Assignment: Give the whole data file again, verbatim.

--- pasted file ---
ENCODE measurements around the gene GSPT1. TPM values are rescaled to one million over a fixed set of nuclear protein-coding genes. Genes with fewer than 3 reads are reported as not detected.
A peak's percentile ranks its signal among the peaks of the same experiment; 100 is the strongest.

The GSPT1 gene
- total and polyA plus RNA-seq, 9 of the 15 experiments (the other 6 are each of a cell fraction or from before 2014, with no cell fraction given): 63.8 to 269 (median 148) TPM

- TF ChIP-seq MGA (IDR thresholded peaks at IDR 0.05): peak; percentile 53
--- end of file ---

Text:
ENCODE measurements around the gene GSPT1. TPM values are rescaled to one million over a fixed set of nuclear protein-coding genes. Genes with fewer than 3 reads are reported as not detected.
A peak's percentile ranks its signal among the peaks of the same experiment; 100 is the strongest.

The GSPT1 gene
- total and polyA plus RNA-seq, 9 of the 15 experiments (the other 6 are each of a cell fraction or from before 2014, with no cell fraction given): 63.8 to 269 (median 148) TPM

- TF ChIP-seq MGA (IDR thresholded peaks at IDR 0.05): peak; percentile 53